This text represents the main surviving version of the martyrdom account of one of the most popular martyrs of inner Anatolia. The legend of Theodoros/Theodore of Amaseia and Euchaita was known already in the late 4th century, and is first attested in an encomium delivered at the saint’s shrine by Gregory of Nyssa (E01747). Gregory recounts the story of the saint, following roughly the account of our text, with certain differences. This suggests that both our martyrdom account and Gregory's sermon are based on a 4th c. hagiographic model. An early version of our text was probably known to Chrysippos of Jerusalem, who composed an encomium on Theodoros in the 470s ($04625). An element mentioned by Chrysippos, but not Gregory of Nyssa, is the story about the collection of the relics by the noble lady Eusebia. Two elements of our text seem to be secondary interpolations: the miracle of the dragon in § 1, and the description of the saint’s martyrdom in §§ 7 and 8. The latter is entirely borrowed from the Martyrdom of Polycarp of Smyrna (E00035). These elements may have been added in the 6th century or later. The martyrdom of Theodoros seems to have been linked to the hagiographies of other martyrs from the region of Amaseia, as suggested by his last words addressing a certain Kleonikos in § 8. The story of *Kleonikos (S01153) and his companions *Eutropios (S01152) and *Basiliskos (S00388), is recounted by another martyrdom account (E02055). All these martyrs were venerated at shrines in villages surrounding Amaseia, and were linked by the same legends. It is possible that their hagiographies were initially gathered in a continuous local martyrological corpus.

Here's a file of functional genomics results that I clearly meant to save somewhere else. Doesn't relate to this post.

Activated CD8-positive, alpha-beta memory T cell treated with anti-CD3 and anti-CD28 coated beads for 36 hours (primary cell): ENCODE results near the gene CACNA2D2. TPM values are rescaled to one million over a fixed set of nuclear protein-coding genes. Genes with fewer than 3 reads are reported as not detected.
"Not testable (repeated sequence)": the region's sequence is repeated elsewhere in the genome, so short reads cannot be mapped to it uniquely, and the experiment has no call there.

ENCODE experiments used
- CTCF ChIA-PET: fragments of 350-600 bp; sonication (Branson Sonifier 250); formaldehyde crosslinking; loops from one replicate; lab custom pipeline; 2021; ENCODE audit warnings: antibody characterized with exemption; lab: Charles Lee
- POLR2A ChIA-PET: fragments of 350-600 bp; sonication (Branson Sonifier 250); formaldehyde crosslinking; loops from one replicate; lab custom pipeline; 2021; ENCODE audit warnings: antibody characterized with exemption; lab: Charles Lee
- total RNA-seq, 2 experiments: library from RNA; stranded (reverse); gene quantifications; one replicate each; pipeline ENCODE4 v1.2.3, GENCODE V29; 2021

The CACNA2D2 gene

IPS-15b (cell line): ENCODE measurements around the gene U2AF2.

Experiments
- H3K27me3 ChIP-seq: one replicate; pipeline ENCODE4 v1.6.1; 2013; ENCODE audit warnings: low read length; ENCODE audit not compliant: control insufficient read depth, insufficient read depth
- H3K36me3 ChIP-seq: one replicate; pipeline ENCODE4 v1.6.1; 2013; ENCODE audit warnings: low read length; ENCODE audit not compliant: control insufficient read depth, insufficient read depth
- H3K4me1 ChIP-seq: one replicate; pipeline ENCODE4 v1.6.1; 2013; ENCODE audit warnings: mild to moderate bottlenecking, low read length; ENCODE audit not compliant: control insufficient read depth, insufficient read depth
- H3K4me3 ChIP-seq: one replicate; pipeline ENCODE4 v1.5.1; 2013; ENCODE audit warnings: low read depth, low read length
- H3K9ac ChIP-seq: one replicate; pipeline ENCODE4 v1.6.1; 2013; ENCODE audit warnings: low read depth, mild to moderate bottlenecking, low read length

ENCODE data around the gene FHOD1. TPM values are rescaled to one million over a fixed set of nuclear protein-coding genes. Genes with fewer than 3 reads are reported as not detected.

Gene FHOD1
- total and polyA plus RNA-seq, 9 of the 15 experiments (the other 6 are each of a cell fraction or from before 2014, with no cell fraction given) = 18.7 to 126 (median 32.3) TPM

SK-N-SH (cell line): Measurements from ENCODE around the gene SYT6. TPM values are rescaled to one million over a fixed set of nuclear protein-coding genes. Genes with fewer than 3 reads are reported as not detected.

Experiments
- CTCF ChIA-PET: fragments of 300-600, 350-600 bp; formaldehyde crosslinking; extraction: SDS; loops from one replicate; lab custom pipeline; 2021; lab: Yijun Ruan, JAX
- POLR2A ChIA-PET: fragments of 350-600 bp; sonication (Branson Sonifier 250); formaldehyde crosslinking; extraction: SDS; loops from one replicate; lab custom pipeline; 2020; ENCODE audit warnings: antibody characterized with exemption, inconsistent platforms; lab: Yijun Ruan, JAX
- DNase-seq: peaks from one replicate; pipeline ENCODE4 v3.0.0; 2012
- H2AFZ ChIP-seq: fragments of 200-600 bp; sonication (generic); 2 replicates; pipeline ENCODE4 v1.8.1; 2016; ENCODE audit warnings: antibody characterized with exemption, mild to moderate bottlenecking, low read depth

Bibliography

Text: Delehaye, H., Les légendes grecques des saints militaires. (Paris: Picard, 1909), 127-135. Translation and commentary: Haldon, J., A Tale of Two Saints: The Martyrdoms and Miracles of Saints Theodore 'the Recruit' and 'the General', (Translated Texts for Byzantinists 2; Liverpool: Liverpool University Press, 2016). Further Reading: Leemans, J., "Hagiography and Historical-Critical Analysis: The Earliest Layer of the Dossier of Theodore the Recruit (BHG 1760 and 1761)," in: J. Leemans (ed.) Martyrdom and Persecution in Late Antique Christianity: Festschrift Boudewijn Dehandschutter (Bibliotheca Ephemeridum Theologicarum Lovaniensium; Leuven: Peeters, 2010), 333-351. Walter, C., "Theodore, Archetype of the Warrior Saint," Revue des Études Byzantines 57 (1999), 163–210. Walter, C., The Warrior Saints in Byzantine Art and Tradition (Aldershot: Ashgate, 2003).

Licence

Exports

Evidence -  The Cult of Saints in Late Antiquity

Categories

Keywords

Licence

Exports